It is said that good things come to those who wait. If so, then the European Union’s (EU) new Global Strategy on Foreign and Security Policy, more than a decade overdue, must be a very good thing. Actually, it is exactly what Europe needs. But the timing of its release — in the immediate aftermath of the United Kingdom’s (UK) vote to leave the EU — could relegate it to irrelevance. How the EU moves forward with the strategy will be a bellwether for the future of the European project.
The strategy, developed by Federica Mogherini, High Representative of the Union for Foreign Affairs and Security Policy, does precisely what it should: It provides a coherent guiding vision and a flexible framework for adopting concrete policies. It strikes the ideal balance between realism and ambition, recognising the EU’s limitations and pinpointing the improvements that are needed.
The strategy’s grounded perspective is apparent from the first sentence: “We need a stronger Europe.” This signals a major shift from the previous, outdated strategy, issued in 2003, whose much-maligned opening sentence declared, “Europe has never been so prosperous, so secure, nor so free.”
Specifically, the strategy emphasises the importance of the EU’s enduring soft power, in which prospective enlargement plays an important role, while acknowledging that soft power alone is not enough to ensure security. Moreover, it implicitly establishes the right sequence for the development of the EU’s approach to the world, by offering a far more specific vision for addressing regional challenges than it does for global challenges. The message is clear: The EU needs to get its act together within its neighbourhood before it can grasp a broader role.
All of this is well and good, but it will amount to nothing if EU leaders do not “join up,” as Mogherini puts it, to ensure that the strategy fulfils its potential. And, so far, the outlook does not look particularly promising.
Brexit, which has thrown global markets into turmoil and raised serious questions about the Union’s future, has eclipsed the release of the security strategy, which barely got a mention in the conclusions of the latest European Council summit. Making matters worse, instead of inspiring much-needed soul-searching among EU leaders, the British referendum seems to have spurred many to allow national political interests, not to mention personal ambitions, to guide their thinking.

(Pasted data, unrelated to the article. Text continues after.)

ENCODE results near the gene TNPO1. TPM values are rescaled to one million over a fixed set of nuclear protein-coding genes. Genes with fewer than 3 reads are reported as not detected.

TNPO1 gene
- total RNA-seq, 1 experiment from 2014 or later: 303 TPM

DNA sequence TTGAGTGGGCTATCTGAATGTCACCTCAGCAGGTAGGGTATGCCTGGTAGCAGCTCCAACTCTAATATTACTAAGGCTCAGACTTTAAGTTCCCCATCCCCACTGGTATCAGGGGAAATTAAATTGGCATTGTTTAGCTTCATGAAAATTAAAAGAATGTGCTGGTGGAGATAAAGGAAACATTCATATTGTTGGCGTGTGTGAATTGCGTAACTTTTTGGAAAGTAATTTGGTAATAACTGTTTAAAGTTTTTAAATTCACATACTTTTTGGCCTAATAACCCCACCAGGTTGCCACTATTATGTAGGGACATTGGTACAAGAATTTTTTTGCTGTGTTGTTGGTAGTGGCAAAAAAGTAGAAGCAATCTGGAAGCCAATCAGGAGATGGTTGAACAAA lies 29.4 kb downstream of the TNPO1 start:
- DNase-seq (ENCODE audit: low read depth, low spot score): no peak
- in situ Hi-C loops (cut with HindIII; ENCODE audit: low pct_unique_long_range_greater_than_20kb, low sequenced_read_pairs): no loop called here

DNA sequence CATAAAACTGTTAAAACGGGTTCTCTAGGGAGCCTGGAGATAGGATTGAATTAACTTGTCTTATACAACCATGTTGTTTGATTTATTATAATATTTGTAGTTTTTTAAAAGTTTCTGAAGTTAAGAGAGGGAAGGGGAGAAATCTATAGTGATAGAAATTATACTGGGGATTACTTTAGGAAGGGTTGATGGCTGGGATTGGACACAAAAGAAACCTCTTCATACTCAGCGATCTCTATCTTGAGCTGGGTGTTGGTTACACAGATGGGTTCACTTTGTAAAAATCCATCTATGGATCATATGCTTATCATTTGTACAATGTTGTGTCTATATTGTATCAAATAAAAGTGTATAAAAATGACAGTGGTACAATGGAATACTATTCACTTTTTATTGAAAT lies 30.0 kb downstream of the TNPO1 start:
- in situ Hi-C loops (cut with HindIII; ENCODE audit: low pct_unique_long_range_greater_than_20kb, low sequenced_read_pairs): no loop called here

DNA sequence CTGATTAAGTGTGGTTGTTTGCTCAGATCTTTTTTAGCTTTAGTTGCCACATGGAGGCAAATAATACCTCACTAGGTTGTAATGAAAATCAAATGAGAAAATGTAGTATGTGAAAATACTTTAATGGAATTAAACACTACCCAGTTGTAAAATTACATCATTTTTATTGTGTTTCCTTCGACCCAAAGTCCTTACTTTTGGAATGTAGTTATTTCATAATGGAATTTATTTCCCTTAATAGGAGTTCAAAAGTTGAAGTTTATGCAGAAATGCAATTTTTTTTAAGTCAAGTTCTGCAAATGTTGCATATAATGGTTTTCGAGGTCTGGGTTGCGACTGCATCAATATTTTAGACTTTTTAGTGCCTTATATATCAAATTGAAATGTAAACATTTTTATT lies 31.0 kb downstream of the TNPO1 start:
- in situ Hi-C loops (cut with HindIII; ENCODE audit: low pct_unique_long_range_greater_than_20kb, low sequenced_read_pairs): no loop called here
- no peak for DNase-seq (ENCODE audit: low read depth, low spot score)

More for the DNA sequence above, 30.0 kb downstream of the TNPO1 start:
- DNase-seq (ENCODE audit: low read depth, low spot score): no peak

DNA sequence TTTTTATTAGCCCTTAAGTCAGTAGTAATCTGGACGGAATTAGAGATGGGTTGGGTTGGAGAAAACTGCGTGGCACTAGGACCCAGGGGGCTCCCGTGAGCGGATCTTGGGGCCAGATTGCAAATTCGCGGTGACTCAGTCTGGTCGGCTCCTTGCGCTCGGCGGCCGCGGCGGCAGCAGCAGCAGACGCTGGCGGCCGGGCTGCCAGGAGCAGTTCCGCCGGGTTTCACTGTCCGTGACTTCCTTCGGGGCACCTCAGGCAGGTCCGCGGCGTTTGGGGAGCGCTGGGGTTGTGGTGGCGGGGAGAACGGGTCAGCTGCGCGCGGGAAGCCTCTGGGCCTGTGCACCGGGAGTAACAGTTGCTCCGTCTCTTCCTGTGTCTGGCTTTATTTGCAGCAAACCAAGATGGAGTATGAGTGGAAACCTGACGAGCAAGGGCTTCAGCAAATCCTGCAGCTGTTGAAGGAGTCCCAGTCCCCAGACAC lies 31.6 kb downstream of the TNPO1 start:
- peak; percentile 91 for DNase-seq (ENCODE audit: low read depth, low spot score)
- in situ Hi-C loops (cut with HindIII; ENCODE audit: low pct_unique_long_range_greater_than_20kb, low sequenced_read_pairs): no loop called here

This self-serving impulse was on display in European Parliament President Martin Schulz’s fiery comments calling for the UK to invoke Article 50 (the withdrawal procedure) immediately — a move surely intended as a shot across the bow of his political rival, German Chancellor Angela Merkel, who had called for deliberation and time. It can also be seen in French President Francois Hollande’s tough posturing, which seems motivated by the expectation of a battle with the far-right National Front’s Marine Le Pen in next year’s presidential election. And it is abundantly clear in the struggle between the European Council and the European Commission for control over the forthcoming Brexit negotiations, in which the Council is concerned primarily about upholding the autonomy of the member states.
This is precisely the kind of short-sightedness that has long undermined the EU’s image in the world and, by reinforcing the impression of fecklessness and ineptitude, in the member states as well. If it continues, Brexit could, as the doomsayers warn, be the EU’s downfall. If, instead, EU leaders rise to the challenge that Brexit poses and come together to realise the vision set out in the new global strategy, the EU could emerge from this tumultuous period stronger than ever.
In uncertain times, Europe must decide how it will address the existential challenges it faces. The sensible way forward is to minimise weaknesses by maximising collective strengths. The alternative — for each country to go its own way, as the British have chosen to do — would be reckless. But the most dangerous approach — the one that would bring the most strife and insecurity — would be to continue pretending to be united, while acting independently.
Already, EU leaders have missed an important opportunity. They could have woven the process of defining Europe’s aspirations, and of drafting a security strategy that reflected them, into broader discussions of what the EU should be, including at the most recent European Council summit. They should not also miss the opportunity presented by the strategy that has been produced.
Such opportunities do not come along every day. Whether the new EU strategy symbolises the start of a new chapter for Europe or a dead letter about a defunct project will depend on whether European leaders can overcome their parochialism and commit to cooperation. The early returns are not promising.
— Project Syndicate, 2016
Ana Palacio, a former Spanish foreign minister and former senior vice-president of the World Bank, is a member of the Spanish Council of State and a visiting lecturer at Georgetown University.